Mind Over Morality
Steven K. Erickson
affiliation not provided to SSRN
Buffalo Law Review, Vol. 54, 2007
This paper is a review of a great book titled MINDS ON TRIAL (Oxford Univ. Press 2006). The book presents an upfront and personal account of twenty of the leading cases in forensic psychology. The influence of behavioral science experts has grown, in large measure, with our culture's reliance of scientific explanations of behavior. These explanations are embedded deep within our social constructions and affect the way we conceive culpability and responsibility.
While our culture is imbued with these notions, the law continues to struggle with them. As the recent Clark v. Arizona case demonstrates, moral ontological constructions are quite different from scientific ones. Yet legal constructions of lawbreakers leave us hungry for more: The law tells us rules, but tells us little about why people break them. Delving into the mind of the offender gives us the motive of the offender and tells us much about human behavior and the law alike. But what are the limits of such explanations?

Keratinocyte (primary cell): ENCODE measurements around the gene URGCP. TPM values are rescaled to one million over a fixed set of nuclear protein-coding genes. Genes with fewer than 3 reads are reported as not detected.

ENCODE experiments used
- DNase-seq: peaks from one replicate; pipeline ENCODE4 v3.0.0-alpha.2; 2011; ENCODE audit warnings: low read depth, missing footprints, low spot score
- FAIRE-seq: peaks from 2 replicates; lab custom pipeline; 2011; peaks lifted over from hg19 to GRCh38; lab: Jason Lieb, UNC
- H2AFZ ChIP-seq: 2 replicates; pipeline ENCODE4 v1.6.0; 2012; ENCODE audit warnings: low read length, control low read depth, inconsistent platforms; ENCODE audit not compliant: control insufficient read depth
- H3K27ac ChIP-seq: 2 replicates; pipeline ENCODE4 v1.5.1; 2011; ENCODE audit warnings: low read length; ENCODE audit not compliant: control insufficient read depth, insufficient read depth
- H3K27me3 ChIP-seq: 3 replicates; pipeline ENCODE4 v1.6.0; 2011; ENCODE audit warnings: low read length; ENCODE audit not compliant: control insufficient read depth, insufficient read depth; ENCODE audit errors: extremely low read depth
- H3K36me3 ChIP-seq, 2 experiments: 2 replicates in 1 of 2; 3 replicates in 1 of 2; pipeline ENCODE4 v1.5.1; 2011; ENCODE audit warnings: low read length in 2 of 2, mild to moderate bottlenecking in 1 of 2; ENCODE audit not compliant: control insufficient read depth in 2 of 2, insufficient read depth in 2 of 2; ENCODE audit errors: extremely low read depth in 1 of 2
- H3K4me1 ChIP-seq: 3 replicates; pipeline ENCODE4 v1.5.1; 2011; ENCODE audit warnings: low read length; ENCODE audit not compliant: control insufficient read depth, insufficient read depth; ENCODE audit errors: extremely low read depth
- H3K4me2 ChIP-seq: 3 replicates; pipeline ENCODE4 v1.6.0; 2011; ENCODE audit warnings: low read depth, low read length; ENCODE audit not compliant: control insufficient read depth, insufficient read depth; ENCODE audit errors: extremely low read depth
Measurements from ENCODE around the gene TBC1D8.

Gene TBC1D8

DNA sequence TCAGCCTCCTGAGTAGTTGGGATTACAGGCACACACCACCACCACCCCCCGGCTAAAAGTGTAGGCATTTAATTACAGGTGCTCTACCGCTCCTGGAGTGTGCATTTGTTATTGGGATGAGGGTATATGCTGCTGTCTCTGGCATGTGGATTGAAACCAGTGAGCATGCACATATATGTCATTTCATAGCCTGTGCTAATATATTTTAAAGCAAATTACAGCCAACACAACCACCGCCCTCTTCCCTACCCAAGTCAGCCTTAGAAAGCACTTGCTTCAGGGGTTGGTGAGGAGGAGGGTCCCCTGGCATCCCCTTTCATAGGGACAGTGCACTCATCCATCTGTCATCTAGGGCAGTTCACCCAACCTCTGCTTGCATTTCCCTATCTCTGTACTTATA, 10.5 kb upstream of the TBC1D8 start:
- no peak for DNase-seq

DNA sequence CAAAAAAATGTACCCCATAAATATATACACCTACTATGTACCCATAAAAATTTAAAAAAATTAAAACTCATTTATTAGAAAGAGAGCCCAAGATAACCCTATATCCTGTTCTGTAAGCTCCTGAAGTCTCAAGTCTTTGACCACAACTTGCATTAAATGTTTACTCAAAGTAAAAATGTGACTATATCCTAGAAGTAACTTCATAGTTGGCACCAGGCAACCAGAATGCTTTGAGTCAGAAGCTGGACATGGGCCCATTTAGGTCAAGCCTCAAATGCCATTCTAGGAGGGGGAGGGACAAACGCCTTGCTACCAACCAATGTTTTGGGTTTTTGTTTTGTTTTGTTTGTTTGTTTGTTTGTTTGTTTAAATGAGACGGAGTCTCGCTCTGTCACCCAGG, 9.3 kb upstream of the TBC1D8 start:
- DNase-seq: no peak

This Essay briefly explores those limits with an eye towards the legal system's response to insanity and diminished capacity claims. American criminal law is based, in many respects, upon the importance of mental states in ascertaining guilt; the more willful and wicked the intent, the worse the crime. Yet, the trend as represented in cases like Clark is against distinguishing gradations of mens rea. This Essay posits that this outcome is due to the inherent limitations science encounters in explaining the metaphysical mind and because such explanations drive at the heart of culpability - a concept central to our legal construction of human agency.
Keywords: law and psychology, insanity, evidence, criminal procedureAccepted Paper Series
Date posted: February 13, 2007
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